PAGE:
My goal is here is to explain what I’ve learned, where this has made me better, how I have faith in longer-term healthiness… and how the wheels came off at the very end.

I’ve gone back and graded myself on how I ate each day — sticking to the plan, if I ate well when I went off-plan or was left to my own devices, etc. Instead of A’s, B’s, or F’s, I went with percentages on a typical school grading scale. You can see the scores (and explanations) on the far right column of the meal plan spreadsheet.

The month started strong, and even with events (an impromptu ballgame, a short camping trip) interrupting flow in the first two weeks, I stayed true to the plan. Through August 14th, I gave myself just one B and one C. The rest were A’s.

During that second week of August, the kids started school. Same for my wife Tracey, since she occasionally works there, and she was called in a bunch in the first couple of weeks. A work event that kept me late on what would have been grocery shopping night meant postponing Friday’s plan. I recommitted that weekend, and spent Sunday shopping and preparing upcoming meals… when jury duty called. I was seated for three days — an experience I’m proud to have been part of, though it stalled out the experiment. The perishable groceries I’d purchased had perished. Then *I* started to perish, as the back-to-school bug the kids brought home (and had knocked Tracey out for the better part of the week) finally got me over the weekend.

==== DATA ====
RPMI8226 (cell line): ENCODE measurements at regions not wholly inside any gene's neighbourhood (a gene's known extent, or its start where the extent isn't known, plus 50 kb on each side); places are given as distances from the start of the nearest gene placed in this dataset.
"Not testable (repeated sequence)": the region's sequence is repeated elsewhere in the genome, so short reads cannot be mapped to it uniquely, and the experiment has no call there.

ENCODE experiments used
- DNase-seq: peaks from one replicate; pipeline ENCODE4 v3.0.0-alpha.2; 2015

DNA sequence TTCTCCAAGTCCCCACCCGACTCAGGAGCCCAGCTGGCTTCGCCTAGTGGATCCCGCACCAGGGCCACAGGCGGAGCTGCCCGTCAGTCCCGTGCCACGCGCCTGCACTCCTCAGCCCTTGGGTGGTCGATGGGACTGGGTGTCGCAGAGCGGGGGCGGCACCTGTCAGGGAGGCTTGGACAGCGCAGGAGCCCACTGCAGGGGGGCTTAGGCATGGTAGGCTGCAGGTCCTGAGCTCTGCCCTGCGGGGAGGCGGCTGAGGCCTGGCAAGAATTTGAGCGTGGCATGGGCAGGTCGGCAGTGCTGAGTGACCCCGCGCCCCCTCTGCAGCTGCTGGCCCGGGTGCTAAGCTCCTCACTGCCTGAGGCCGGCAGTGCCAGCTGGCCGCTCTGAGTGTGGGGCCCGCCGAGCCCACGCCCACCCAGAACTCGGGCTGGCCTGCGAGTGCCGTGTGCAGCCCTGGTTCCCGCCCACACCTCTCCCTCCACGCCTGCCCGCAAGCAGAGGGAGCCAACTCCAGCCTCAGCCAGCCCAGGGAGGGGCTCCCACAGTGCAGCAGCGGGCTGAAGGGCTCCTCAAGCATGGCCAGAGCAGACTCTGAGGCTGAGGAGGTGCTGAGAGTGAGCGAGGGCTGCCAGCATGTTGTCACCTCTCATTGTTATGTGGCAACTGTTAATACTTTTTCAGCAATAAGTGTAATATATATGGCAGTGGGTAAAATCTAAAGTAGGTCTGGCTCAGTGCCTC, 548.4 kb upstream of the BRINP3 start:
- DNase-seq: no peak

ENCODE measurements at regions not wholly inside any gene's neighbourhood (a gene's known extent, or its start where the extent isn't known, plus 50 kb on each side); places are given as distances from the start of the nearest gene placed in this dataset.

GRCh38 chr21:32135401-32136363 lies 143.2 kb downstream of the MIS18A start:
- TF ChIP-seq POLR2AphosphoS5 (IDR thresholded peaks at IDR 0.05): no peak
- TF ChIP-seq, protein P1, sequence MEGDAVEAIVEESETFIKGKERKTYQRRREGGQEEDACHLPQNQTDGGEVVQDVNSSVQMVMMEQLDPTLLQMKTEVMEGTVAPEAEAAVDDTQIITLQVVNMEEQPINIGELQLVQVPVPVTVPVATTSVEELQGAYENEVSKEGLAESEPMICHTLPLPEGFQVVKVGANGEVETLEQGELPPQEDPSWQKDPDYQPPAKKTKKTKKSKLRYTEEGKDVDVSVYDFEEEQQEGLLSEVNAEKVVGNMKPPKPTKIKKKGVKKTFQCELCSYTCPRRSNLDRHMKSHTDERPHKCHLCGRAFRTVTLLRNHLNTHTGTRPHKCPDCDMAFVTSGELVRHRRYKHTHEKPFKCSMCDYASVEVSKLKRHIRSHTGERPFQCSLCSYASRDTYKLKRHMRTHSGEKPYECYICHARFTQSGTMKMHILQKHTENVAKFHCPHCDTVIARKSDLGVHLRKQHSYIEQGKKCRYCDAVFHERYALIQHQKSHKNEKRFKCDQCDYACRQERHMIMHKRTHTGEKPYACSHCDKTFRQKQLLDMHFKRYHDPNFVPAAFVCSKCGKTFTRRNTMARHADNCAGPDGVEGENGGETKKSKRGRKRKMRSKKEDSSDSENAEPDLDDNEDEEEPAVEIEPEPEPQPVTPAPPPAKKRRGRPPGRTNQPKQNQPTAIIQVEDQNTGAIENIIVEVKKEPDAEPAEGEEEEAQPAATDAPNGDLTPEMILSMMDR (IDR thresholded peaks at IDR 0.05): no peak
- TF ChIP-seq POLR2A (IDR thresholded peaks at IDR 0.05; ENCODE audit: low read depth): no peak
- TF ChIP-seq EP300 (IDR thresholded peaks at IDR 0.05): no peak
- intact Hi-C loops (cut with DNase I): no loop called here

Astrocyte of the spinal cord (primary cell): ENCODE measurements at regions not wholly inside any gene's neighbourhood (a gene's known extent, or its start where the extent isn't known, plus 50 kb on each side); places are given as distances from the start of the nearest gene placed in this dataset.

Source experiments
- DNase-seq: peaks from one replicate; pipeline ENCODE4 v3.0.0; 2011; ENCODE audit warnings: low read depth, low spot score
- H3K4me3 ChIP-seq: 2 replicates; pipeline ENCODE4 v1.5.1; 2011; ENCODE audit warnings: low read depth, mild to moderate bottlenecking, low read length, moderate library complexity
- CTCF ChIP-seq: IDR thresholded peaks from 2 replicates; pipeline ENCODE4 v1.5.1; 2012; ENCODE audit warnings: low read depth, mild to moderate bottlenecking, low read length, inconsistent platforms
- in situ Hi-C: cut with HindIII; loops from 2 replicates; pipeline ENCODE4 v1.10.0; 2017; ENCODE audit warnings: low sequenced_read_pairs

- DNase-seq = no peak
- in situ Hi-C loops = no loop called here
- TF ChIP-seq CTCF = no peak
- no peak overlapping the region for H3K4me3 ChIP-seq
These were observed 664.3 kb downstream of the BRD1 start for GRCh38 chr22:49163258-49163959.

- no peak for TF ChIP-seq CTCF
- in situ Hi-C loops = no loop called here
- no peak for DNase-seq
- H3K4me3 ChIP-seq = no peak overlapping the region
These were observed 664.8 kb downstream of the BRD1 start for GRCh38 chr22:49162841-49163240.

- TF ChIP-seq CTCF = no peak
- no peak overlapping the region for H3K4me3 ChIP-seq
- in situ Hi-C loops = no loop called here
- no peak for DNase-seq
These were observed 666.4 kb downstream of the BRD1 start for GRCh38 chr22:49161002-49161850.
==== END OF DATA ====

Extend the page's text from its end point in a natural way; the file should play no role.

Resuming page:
With one week to go, I was determined to do well — until the kids’ first sports practices and games got underway, stretching longer into nights than expected. The month’s final weekend wound up being Labor Day weekend, and a chance to finish strong lost out to an impromptu road trip with Tracey. Family first, not food.

I end the month with two failing grades — two of only three I had for the month. I’m going to take an overall B for August as a win. Earlier, I was thinking if I ever did this again, I’d start with a grading system, because scores tend to keep me motivated. The more I thought about that, though, I realize a scoreboard couldn’t have given me the thing I most needed to have made this an A+ success:

Time. You foodies, I don’t know how you do it. My typical weekday involves 1 hour getting ready, 3 hours of commuting, 9 hours at work, 2 hours for family (typically: dinner, homework, sports practices), and 7 hours of sleep. That leaves two hours for me, from 8-10 PM. Whatever I need to do for me takes place then. I don’t bring this up as an excuse or a complaint — early in the month, I was able to stick to using those hours learning my way around the grocery store or prepping the next day’s meals.

That time was in high demand as the month progressed, and was needed for more than just planning meals. In the context of this experiment, it led to some failure. As for my life, I needed to use that time in other places, and I’m OK with that.